• An operating range is typically >2 m because the MICS band is designed to improve upon the very-short-range inductive link. Longer operating ranges imply that good sensitivity is needed, because small antennas and body loss affect link budget and allowable range. Antenna matching and body loss can typically be more than 40 dB.
  • Selectivity is required and interference must be rejected.

The MICS regulations provide additional requirements. This section discusses some of the key requirements.

The MICS regulations require a system to perform a clear-channel assessment (CCA) in which the user scans all 10 of the 300-kHz channels and is allowed to transmit on the channel with the lowest ambient signal level (the least-noisy channel). The user can also choose to transmit on the first available channel with an ambient power below a certain threshold (as defined in the standard). The MICS standard requires that the external programmer carry out the scanning process. For this reason, the IMD transceiver should support a low-power method of sniffing for the presence of an external programmer signal.

MICS regulations provide an exception to the CCA procedure in the event of an emergency medical event. For clinically significant medical emergencies, the IMD may transmit immediately on any channel. For example, if an implanted ECG monitor or pacemaker detects a cardiac arrest, the device could transmit immediately to a monitoring base station that, in turn, calls an emergency response service.

Given the important requirements defined above, it is essential that medical device designers and system architects meet the demands of RF medical implant communication.

Figure 1. An implanted pacemaker uses the MICS band to communicate patient health and operating data to a base station, which transmits information to a physician's remote office.
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An example of a transceiver IC specifically designed for implanted medical devices operating in the 402–405 MHz MICS band is shown in Figure 1. The concepts of duty cycling, ultra-low-power circuit design, and high integration levels are incorporated, with specific attention paid to the special needs of IMD systems. This example will be used to highlight the concepts introduced in the following sections.

Achieving Low Power Consumption

Medical devices can be divided into two categories: those that use an internal nonrechargeable battery (e.g., pacemakers) and those that couple power inductively (e.g., cochlear implants). The former heavily duty-cycle the operation of systems to conserve power. The transceiver is off most of the time. Therefore, the off-state current and the current required to periodically look for a communicating device must be extremely low (<1 µA). In both cases, low power (<6 mA) is also required for both transmit and receive.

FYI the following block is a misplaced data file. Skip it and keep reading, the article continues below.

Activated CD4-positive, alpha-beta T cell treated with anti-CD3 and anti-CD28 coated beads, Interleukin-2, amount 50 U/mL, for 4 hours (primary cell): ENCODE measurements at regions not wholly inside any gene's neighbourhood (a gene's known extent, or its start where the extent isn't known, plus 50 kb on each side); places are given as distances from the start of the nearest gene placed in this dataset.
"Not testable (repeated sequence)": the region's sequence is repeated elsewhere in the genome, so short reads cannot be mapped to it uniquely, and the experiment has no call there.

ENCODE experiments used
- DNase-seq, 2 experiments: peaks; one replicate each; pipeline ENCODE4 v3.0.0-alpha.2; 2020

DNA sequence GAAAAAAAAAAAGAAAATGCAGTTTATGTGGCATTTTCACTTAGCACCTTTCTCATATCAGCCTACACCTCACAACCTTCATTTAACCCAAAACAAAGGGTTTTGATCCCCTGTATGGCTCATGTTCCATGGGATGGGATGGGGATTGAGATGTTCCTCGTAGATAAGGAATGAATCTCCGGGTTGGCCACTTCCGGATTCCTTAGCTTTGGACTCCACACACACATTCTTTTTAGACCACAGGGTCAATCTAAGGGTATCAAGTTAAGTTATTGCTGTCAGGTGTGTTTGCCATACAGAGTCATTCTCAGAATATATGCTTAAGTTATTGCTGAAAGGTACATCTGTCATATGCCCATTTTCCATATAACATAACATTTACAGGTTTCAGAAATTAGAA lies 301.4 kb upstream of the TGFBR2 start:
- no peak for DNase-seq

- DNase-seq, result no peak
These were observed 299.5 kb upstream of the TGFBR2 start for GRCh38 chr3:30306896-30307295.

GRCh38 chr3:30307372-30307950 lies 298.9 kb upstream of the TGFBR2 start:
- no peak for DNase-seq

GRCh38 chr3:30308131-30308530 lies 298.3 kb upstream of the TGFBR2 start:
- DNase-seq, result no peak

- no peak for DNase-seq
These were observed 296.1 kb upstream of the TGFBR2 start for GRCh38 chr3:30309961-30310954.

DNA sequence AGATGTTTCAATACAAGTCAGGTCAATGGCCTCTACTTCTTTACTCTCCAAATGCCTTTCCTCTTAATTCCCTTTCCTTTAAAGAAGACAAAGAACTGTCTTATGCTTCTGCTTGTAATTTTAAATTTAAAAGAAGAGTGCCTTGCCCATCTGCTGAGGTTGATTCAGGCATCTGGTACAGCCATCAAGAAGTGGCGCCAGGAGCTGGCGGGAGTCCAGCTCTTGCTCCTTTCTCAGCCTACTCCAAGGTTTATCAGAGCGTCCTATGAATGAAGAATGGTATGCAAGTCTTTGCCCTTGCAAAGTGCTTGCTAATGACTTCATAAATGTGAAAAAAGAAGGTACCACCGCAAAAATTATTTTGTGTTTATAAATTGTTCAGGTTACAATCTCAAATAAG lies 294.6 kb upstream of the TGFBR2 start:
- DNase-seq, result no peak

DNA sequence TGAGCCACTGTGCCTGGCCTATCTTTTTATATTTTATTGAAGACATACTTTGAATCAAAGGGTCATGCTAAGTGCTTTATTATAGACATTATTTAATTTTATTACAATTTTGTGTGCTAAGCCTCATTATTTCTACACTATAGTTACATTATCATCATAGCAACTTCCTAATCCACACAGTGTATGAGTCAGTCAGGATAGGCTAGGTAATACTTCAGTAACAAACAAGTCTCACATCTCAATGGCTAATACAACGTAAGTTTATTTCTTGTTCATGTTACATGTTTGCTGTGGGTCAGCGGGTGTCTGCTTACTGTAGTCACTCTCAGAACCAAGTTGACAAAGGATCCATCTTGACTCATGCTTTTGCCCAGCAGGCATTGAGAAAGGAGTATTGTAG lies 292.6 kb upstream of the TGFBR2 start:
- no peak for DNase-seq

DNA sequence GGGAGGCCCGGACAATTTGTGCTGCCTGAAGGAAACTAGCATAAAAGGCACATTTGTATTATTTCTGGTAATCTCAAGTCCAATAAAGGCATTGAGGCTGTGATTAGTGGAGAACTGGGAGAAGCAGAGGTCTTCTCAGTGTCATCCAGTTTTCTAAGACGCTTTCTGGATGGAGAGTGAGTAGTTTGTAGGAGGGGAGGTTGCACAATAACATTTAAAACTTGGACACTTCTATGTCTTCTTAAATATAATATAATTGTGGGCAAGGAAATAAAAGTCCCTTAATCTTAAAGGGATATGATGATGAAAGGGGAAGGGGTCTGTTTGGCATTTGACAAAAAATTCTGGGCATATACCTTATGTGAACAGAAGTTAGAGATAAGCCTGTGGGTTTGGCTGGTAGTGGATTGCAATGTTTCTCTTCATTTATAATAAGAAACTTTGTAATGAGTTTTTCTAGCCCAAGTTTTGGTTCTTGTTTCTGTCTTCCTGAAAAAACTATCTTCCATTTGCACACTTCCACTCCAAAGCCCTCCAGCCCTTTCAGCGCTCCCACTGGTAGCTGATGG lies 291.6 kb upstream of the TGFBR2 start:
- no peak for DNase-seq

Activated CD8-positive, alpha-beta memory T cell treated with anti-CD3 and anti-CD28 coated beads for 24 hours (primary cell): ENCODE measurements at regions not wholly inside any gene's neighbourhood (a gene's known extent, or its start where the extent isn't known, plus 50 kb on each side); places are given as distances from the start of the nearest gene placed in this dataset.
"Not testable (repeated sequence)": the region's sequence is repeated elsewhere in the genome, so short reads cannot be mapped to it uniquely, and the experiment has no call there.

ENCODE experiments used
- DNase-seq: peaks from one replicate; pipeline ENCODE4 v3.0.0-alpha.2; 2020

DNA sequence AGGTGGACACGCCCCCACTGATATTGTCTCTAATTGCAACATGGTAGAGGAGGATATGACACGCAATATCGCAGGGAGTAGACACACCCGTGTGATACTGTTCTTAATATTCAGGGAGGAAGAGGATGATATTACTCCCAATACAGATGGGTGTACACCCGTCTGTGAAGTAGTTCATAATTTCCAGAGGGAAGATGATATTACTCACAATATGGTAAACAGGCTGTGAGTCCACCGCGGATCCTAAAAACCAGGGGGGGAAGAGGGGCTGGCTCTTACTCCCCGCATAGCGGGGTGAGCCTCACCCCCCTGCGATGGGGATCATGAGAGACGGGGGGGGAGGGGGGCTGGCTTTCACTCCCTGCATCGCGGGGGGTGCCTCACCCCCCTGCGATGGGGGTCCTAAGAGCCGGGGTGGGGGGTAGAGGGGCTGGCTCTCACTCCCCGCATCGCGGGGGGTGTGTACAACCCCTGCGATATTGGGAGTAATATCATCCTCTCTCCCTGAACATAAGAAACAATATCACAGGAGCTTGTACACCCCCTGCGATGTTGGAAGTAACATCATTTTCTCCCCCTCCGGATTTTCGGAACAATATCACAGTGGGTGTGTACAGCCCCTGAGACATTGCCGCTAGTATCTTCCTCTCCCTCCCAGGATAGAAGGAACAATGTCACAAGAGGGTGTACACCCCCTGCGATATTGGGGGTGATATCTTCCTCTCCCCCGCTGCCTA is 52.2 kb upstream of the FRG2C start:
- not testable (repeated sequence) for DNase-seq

The primary philosophy for saving power in IMD electronics (RF or otherwise) is the simple concept of duty-cycling: operate systems for a short time period and with minimum current. Furthermore, low leakage currents must be ensured when systems are disabled.

By operating systems quickly, fixed power-consuming overheads (such as support circuitry, synthesizers, clocks, biasing, and regulators) have less time to drain the battery. There is always a limit to applying this principle, because circuit complexity will rise, and total energy requirements will increase if the operating time is too short. Therefore, an optimal time period usually exists where the total energy consumed is minimized.

For RF communication systems in medical implants, duty-cycling may be applied to all phases of operation. The IMD transceiver sniffing and start-up should be duty-cycled. In addition, duty-cycling and short on-times may be exploited during the actual 400 MHz communication sessions.

Duty-Cycling Normal Transmission. For minimum overall power consumption, defined in terms of joules per bit, it is recommended that implantable transceivers use the highest possible data rate that satisfies the application receiver-sensitivity requirements. Systems that require low data rates (even in the low kilohertz range) should buffer data, operate at the highest data rate possible, and exploit duty-cycling of the power states to reduce the average current consumption. Sending data in short bursts conserves power and reduces the potential time window for interference. In addition, the power supply decoupling requirements are more forgiving in systems with high battery impedance.

Figure 2. Highly integrated ultra-low-power MICS transceiver.
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The transceiver architecture presented in Figure 2 allows a user to select from a wide range of relatively high data rates (up to 800 Kb/sec) with varying receiver sensitivity. To facilitate this flexibility, the system uses frequency-shift-keyed (FSK) modulation with varying frequency deviations.

In low-power architectures, the modulation scheme should provide high data rates while supporting a simple radio architecture that meets the current consumption requirements. Quadrature amplitude modulation and Nyquist-filtered M-ary (or multiple) phase modulation both offer good bandwidth efficiencies. However, constant-envelope signals (i.e., FSK) are advantageous because they result in relaxed requirements on the linearity of the system. Of the available modulation schemes, FSK modulation has been found to provide a good compromise between data rate, complexity, and requirements on linearity.

FSK allows for a high-data-rate, low-power receiver. Note that more-complex modulation schemes are often seen in short-range RF communication standards, such as Bluetooth. These modulation schemes are not easily amenable to the truly ultra-low-power communication demanded by medical implants.